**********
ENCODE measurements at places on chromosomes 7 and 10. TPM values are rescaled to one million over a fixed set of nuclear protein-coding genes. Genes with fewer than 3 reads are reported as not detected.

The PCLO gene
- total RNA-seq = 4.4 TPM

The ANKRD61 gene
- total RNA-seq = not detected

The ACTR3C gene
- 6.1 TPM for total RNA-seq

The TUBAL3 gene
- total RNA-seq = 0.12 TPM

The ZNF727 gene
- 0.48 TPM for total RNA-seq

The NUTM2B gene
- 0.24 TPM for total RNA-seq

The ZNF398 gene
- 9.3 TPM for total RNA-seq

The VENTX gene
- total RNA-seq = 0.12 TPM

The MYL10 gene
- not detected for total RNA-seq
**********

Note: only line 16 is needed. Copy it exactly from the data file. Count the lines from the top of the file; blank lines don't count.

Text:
The VENTX gene